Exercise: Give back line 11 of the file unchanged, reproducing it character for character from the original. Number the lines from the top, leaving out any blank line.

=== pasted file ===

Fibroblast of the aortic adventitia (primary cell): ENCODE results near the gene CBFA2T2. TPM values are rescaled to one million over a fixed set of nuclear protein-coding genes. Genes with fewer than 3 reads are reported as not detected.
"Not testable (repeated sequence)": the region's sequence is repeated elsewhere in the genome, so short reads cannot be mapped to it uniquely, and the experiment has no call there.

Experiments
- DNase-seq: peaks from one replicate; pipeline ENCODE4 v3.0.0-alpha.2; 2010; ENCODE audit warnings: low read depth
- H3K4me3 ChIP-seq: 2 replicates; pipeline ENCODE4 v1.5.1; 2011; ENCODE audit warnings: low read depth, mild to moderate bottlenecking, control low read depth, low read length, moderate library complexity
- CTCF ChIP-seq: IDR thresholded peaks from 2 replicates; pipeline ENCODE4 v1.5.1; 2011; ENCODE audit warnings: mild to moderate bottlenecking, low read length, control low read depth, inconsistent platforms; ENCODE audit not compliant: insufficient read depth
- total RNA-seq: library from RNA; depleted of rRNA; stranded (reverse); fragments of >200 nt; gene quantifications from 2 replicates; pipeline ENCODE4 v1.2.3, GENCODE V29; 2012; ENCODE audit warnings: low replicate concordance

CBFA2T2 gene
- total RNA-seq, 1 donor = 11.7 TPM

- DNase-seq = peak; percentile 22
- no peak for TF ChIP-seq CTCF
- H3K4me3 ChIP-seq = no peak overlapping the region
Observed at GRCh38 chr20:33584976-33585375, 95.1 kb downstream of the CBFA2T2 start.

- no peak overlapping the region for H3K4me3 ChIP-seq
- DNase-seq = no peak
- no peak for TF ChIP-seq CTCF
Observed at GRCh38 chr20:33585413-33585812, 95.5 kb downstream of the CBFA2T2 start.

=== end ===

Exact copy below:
- no peak for TF ChIP-seq CTCF